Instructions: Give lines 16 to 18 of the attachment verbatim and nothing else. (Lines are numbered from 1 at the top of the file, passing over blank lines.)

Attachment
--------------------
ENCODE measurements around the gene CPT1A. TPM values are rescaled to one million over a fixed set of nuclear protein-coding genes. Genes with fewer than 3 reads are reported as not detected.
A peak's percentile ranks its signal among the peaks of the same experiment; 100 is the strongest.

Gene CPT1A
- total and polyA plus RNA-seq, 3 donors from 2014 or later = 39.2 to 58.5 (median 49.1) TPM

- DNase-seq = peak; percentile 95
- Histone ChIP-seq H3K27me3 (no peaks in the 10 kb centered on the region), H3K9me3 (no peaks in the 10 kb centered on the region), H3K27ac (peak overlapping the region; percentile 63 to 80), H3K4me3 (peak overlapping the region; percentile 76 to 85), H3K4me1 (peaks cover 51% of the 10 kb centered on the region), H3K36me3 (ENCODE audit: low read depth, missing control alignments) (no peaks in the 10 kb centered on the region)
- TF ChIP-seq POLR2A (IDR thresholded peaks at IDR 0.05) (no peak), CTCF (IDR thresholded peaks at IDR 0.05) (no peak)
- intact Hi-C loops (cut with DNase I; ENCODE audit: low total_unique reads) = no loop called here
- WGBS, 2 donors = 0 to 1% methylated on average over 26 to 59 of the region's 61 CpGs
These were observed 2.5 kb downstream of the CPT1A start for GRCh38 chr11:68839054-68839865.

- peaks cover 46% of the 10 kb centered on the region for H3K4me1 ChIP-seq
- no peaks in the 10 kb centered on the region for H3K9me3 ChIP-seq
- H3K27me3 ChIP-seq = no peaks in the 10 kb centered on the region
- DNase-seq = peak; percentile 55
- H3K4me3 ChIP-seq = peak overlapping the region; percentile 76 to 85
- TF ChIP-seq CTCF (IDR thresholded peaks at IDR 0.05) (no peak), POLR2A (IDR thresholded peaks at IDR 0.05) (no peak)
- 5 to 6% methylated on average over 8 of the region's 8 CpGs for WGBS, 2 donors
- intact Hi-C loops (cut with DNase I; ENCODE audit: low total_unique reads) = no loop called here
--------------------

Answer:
- TF ChIP-seq CTCF (IDR thresholded peaks at IDR 0.05) (no peak), POLR2A (IDR thresholded peaks at IDR 0.05) (no peak)
- 5 to 6% methylated on average over 8 of the region's 8 CpGs for WGBS, 2 donors
- intact Hi-C loops (cut with DNase I; ENCODE audit: low total_unique reads) = no loop called here